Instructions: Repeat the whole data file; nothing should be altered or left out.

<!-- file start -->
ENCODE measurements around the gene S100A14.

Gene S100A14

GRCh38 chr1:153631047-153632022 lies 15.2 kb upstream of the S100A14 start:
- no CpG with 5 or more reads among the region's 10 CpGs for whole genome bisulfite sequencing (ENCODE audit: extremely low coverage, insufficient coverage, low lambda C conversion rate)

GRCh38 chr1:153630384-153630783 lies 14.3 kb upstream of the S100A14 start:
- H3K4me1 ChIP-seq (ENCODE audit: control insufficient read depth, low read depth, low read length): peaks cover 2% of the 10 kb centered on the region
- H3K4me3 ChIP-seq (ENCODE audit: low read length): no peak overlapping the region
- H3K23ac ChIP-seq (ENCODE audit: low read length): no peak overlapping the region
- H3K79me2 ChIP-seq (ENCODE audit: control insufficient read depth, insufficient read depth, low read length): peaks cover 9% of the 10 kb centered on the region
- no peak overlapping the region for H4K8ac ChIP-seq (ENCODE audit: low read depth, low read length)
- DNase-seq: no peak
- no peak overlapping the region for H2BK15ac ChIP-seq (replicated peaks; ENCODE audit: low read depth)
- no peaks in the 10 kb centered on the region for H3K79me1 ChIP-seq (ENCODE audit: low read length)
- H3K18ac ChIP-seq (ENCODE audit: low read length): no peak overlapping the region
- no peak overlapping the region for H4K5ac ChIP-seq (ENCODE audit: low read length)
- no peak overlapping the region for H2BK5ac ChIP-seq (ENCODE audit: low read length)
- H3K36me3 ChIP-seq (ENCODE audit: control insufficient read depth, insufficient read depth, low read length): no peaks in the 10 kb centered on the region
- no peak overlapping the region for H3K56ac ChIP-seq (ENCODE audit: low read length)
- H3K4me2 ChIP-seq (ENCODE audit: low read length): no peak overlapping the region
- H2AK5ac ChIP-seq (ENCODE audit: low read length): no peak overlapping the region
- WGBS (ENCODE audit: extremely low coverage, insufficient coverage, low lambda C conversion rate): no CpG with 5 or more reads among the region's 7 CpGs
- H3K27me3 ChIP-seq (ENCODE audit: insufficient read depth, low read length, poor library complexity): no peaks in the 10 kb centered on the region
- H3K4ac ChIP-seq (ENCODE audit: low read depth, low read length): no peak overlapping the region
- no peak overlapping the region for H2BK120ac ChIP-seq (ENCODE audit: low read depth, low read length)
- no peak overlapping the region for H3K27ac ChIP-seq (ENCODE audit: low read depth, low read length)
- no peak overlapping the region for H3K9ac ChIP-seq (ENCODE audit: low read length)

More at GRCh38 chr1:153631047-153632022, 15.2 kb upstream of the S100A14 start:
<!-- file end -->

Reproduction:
ENCODE measurements around the gene S100A14.

Gene S100A14

GRCh38 chr1:153631047-153632022 lies 15.2 kb upstream of the S100A14 start:
- no CpG with 5 or more reads among the region's 10 CpGs for whole genome bisulfite sequencing (ENCODE audit: extremely low coverage, insufficient coverage, low lambda C conversion rate)

GRCh38 chr1:153630384-153630783 lies 14.3 kb upstream of the S100A14 start:
- H3K4me1 ChIP-seq (ENCODE audit: control insufficient read depth, low read depth, low read length): peaks cover 2% of the 10 kb centered on the region
- H3K4me3 ChIP-seq (ENCODE audit: low read length): no peak overlapping the region
- H3K23ac ChIP-seq (ENCODE audit: low read length): no peak overlapping the region
- H3K79me2 ChIP-seq (ENCODE audit: control insufficient read depth, insufficient read depth, low read length): peaks cover 9% of the 10 kb centered on the region
- no peak overlapping the region for H4K8ac ChIP-seq (ENCODE audit: low read depth, low read length)
- DNase-seq: no peak
- no peak overlapping the region for H2BK15ac ChIP-seq (replicated peaks; ENCODE audit: low read depth)
- no peaks in the 10 kb centered on the region for H3K79me1 ChIP-seq (ENCODE audit: low read length)
- H3K18ac ChIP-seq (ENCODE audit: low read length): no peak overlapping the region
- no peak overlapping the region for H4K5ac ChIP-seq (ENCODE audit: low read length)
- no peak overlapping the region for H2BK5ac ChIP-seq (ENCODE audit: low read length)
- H3K36me3 ChIP-seq (ENCODE audit: control insufficient read depth, insufficient read depth, low read length): no peaks in the 10 kb centered on the region
- no peak overlapping the region for H3K56ac ChIP-seq (ENCODE audit: low read length)
- H3K4me2 ChIP-seq (ENCODE audit: low read length): no peak overlapping the region
- H2AK5ac ChIP-seq (ENCODE audit: low read length): no peak overlapping the region
- WGBS (ENCODE audit: extremely low coverage, insufficient coverage, low lambda C conversion rate): no CpG with 5 or more reads among the region's 7 CpGs
- H3K27me3 ChIP-seq (ENCODE audit: insufficient read depth, low read length, poor library complexity): no peaks in the 10 kb centered on the region
- H3K4ac ChIP-seq (ENCODE audit: low read depth, low read length): no peak overlapping the region
- no peak overlapping the region for H2BK120ac ChIP-seq (ENCODE audit: low read depth, low read length)
- no peak overlapping the region for H3K27ac ChIP-seq (ENCODE audit: low read depth, low read length)
- no peak overlapping the region for H3K9ac ChIP-seq (ENCODE audit: low read length)

More at GRCh38 chr1:153631047-153632022, 15.2 kb upstream of the S100A14 start: